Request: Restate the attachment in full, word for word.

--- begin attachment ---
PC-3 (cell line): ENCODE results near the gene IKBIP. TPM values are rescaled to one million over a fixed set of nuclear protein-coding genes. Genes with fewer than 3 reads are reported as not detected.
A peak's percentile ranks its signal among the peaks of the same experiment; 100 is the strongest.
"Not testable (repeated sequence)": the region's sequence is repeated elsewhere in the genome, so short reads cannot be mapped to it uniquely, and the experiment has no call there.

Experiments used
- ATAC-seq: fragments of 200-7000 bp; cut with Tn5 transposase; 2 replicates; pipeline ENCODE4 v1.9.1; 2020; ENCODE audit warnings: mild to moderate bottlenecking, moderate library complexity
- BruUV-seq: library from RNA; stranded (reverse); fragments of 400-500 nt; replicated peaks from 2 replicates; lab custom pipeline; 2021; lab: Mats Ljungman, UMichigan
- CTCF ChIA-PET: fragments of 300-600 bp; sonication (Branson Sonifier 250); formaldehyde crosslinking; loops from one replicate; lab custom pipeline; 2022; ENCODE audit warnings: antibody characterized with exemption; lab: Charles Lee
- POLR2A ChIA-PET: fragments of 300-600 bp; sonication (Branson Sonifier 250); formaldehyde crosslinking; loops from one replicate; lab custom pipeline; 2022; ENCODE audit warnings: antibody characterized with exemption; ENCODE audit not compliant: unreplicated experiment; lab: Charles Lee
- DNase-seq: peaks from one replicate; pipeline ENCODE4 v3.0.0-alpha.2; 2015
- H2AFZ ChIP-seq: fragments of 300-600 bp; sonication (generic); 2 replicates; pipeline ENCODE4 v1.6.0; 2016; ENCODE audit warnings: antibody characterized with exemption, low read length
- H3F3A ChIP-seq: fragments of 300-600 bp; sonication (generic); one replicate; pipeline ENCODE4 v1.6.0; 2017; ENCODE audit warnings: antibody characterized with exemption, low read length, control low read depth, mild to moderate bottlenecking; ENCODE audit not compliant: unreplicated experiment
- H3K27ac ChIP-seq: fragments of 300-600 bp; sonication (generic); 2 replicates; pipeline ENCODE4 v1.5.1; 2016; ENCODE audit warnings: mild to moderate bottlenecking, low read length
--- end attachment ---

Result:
PC-3 (cell line): ENCODE results near the gene IKBIP. TPM values are rescaled to one million over a fixed set of nuclear protein-coding genes. Genes with fewer than 3 reads are reported as not detected.
A peak's percentile ranks its signal among the peaks of the same experiment; 100 is the strongest.
"Not testable (repeated sequence)": the region's sequence is repeated elsewhere in the genome, so short reads cannot be mapped to it uniquely, and the experiment has no call there.

Experiments used
- ATAC-seq: fragments of 200-7000 bp; cut with Tn5 transposase; 2 replicates; pipeline ENCODE4 v1.9.1; 2020; ENCODE audit warnings: mild to moderate bottlenecking, moderate library complexity
- BruUV-seq: library from RNA; stranded (reverse); fragments of 400-500 nt; replicated peaks from 2 replicates; lab custom pipeline; 2021; lab: Mats Ljungman, UMichigan
- CTCF ChIA-PET: fragments of 300-600 bp; sonication (Branson Sonifier 250); formaldehyde crosslinking; loops from one replicate; lab custom pipeline; 2022; ENCODE audit warnings: antibody characterized with exemption; lab: Charles Lee
- POLR2A ChIA-PET: fragments of 300-600 bp; sonication (Branson Sonifier 250); formaldehyde crosslinking; loops from one replicate; lab custom pipeline; 2022; ENCODE audit warnings: antibody characterized with exemption; ENCODE audit not compliant: unreplicated experiment; lab: Charles Lee
- DNase-seq: peaks from one replicate; pipeline ENCODE4 v3.0.0-alpha.2; 2015
- H2AFZ ChIP-seq: fragments of 300-600 bp; sonication (generic); 2 replicates; pipeline ENCODE4 v1.6.0; 2016; ENCODE audit warnings: antibody characterized with exemption, low read length
- H3F3A ChIP-seq: fragments of 300-600 bp; sonication (generic); one replicate; pipeline ENCODE4 v1.6.0; 2017; ENCODE audit warnings: antibody characterized with exemption, low read length, control low read depth, mild to moderate bottlenecking; ENCODE audit not compliant: unreplicated experiment
- H3K27ac ChIP-seq: fragments of 300-600 bp; sonication (generic); 2 replicates; pipeline ENCODE4 v1.5.1; 2016; ENCODE audit warnings: mild to moderate bottlenecking, low read length